Senator HERB KOHL (Democratic, Wisconsin): What would be your next step, I'm sure you must have talked about it?

SHAPIRO: Holder was unequivocal.

Att. Gen. HOLDER: Failure is not an option. Failure is not an option. These are cases that have to be won. I don't expect that we will have a contrary result.

SHAPIRO: Kohl called that an interesting point of view and the audience in the hearing room chuckled. Republican Senator Chuck Grassley of Iowa asked Holder, given how unpredictable juries are, how can you say failure to convict is not an option?

Senator CHUCK GRASSLEY (Republican, Iowa): It just seemed to me ludicrous, you know, I'm a farmer, not a lawyer but I just want to make that observation.

SHAPIRO: Holder then said the administration has thought about what would happen if high value detainees were acquitted. And he said there are laws preventing dangerous terrorists from being released into the United States.

Att. Gen. HOLDER: And so that if - if there were the possibility that a trial was not successful that would not mean that that person would be released into our country.

SHAPIRO: This was not enough to satisfy Republican Senator Jon Kyl of Arizona.

Senator JON KYL (Republican, Arizona): How could you be more likely to get a conviction in federal court when Khalid Sheikh Mohammed has already asked to plead guilty before a military commission and be executed?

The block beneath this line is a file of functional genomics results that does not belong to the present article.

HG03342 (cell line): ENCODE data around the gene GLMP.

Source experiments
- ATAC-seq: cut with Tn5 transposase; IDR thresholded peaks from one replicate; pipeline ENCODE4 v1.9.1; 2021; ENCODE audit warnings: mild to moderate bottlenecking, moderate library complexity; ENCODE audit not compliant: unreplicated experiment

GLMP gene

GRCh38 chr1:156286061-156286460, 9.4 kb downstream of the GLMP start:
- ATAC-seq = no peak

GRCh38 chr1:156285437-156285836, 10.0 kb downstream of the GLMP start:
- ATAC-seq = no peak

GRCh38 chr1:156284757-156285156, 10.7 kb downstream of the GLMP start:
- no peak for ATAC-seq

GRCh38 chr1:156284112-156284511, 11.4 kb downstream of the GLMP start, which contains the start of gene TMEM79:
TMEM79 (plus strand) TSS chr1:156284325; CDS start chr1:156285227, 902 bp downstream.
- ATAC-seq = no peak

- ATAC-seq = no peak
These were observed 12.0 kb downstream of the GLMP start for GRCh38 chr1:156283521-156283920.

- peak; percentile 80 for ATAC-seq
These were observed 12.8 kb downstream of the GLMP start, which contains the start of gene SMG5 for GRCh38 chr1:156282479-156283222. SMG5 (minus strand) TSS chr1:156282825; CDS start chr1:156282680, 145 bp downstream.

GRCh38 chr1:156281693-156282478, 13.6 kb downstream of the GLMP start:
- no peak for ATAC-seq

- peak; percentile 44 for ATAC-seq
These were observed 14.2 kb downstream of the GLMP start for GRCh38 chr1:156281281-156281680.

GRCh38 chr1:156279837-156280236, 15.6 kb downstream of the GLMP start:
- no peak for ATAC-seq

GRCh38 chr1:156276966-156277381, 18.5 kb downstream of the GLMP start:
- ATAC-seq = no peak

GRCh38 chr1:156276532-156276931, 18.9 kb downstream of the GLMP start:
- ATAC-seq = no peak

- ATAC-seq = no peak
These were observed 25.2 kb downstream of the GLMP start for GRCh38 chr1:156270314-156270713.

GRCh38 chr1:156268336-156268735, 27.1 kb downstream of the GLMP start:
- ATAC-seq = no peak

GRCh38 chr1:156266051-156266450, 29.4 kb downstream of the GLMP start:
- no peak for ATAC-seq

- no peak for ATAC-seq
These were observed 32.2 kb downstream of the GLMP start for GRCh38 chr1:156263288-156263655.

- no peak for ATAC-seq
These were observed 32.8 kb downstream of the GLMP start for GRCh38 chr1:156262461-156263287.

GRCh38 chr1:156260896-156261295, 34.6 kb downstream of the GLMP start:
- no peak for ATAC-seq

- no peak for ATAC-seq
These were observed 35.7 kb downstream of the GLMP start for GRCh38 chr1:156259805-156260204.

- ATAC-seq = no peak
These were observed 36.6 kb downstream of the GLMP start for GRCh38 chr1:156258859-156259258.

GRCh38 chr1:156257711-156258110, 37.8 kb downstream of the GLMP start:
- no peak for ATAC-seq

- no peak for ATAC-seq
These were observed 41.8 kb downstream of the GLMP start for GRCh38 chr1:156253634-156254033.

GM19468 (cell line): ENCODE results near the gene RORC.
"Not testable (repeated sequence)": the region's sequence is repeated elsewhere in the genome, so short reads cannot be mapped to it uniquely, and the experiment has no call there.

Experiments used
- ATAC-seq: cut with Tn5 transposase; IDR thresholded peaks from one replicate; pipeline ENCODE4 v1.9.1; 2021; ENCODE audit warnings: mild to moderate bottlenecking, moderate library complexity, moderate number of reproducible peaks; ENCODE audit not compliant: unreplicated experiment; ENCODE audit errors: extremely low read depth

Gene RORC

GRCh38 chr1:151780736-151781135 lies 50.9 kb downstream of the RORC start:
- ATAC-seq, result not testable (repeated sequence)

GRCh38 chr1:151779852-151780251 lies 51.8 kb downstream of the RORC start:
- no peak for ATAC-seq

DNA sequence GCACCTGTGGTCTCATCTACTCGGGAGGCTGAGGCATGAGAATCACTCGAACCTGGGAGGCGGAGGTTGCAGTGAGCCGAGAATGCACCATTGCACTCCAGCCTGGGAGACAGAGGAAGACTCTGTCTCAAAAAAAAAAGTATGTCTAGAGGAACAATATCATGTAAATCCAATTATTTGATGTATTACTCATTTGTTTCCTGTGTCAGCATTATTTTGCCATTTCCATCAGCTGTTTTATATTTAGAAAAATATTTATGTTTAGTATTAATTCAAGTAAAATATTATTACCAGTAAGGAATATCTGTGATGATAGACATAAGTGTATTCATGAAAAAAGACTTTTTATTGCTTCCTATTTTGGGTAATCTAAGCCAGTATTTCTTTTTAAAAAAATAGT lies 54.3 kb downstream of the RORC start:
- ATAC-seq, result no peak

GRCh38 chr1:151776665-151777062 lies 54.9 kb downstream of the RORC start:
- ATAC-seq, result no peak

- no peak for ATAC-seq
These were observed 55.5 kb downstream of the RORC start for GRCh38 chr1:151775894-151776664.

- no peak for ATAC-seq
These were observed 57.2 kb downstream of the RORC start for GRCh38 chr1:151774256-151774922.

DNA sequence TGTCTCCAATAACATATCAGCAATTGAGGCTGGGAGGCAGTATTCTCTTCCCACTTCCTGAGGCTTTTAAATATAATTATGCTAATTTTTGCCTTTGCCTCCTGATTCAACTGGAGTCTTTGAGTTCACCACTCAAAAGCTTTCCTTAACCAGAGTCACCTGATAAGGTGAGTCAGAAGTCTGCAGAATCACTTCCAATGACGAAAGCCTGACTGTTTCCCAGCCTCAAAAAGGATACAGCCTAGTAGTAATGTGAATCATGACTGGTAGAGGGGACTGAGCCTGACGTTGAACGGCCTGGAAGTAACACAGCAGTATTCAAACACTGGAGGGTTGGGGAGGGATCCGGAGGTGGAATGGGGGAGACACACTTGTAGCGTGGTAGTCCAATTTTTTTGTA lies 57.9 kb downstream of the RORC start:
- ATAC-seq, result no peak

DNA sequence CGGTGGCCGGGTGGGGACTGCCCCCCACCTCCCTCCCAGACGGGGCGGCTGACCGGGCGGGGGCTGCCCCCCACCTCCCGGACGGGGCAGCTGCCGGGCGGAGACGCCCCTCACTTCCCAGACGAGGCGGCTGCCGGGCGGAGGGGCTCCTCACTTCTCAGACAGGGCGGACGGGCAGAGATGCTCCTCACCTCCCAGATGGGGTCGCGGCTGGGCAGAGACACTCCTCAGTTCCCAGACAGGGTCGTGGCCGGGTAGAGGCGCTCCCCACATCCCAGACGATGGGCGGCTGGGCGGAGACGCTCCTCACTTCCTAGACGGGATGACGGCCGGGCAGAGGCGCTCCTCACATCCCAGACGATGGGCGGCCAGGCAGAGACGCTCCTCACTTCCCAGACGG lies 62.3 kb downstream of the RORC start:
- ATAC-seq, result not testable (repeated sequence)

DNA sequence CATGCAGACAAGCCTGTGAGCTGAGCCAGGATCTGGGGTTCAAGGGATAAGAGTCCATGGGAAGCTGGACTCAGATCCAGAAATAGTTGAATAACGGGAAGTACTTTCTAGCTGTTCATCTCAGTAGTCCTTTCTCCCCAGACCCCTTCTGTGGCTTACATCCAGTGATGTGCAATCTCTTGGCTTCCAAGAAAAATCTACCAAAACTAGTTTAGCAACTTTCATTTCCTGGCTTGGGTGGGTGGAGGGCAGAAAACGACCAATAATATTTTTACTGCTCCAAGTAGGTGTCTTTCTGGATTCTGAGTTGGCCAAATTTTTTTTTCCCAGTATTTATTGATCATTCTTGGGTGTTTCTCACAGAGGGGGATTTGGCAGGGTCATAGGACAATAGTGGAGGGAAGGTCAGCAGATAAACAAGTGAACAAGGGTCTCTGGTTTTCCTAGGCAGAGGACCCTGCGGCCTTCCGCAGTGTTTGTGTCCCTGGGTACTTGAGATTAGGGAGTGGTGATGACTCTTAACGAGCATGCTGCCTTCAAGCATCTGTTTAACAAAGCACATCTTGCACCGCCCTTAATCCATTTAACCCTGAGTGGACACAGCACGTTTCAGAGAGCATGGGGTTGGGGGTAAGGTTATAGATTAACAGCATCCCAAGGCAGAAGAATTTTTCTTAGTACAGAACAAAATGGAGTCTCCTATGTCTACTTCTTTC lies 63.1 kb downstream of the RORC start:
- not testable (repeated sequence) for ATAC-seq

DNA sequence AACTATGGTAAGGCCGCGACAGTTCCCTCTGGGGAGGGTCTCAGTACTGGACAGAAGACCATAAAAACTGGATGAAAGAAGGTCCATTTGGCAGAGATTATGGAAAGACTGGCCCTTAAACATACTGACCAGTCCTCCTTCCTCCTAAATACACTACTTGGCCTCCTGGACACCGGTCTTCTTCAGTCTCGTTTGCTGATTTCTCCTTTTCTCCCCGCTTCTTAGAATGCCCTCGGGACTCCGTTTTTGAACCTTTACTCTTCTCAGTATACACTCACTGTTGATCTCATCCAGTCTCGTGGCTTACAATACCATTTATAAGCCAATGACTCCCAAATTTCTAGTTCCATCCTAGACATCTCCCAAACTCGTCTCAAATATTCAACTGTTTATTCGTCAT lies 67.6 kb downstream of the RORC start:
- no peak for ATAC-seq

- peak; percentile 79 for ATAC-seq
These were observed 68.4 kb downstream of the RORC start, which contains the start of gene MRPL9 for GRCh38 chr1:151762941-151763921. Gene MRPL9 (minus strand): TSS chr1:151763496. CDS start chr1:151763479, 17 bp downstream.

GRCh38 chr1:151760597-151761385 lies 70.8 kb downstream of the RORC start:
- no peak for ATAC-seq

SHAPIRO: In the audience, families of 9/11 victims applauded. Kyl's questioning became more pointed and for the first time in the hearing the perpetually cool attorney general seemed to get upset.

Att. Gen. HOLDER: I'm not going to base the determination on where these cases ought to be brought on what a terrorist - what a murderer wants to do. He will not select the prosecution venue. I will select it and I have.

SHAPIRO: Republican Senator Lindsey Graham of South Carolina said he is not worried about whether Khalid Sheikh Mohammed will get convicted. But he still thinks trying KSM in federal court is a terrible idea.

Senator LINDSEY GRAHAM (Republican, South Carolina): Under domestic criminal law, the moment the person is in the hands of the United States government, they're entitled to be told they have a right to a lawyer and can remain silent. And if we go down that road we're going to make this country less safe. That is my problem with what you have done.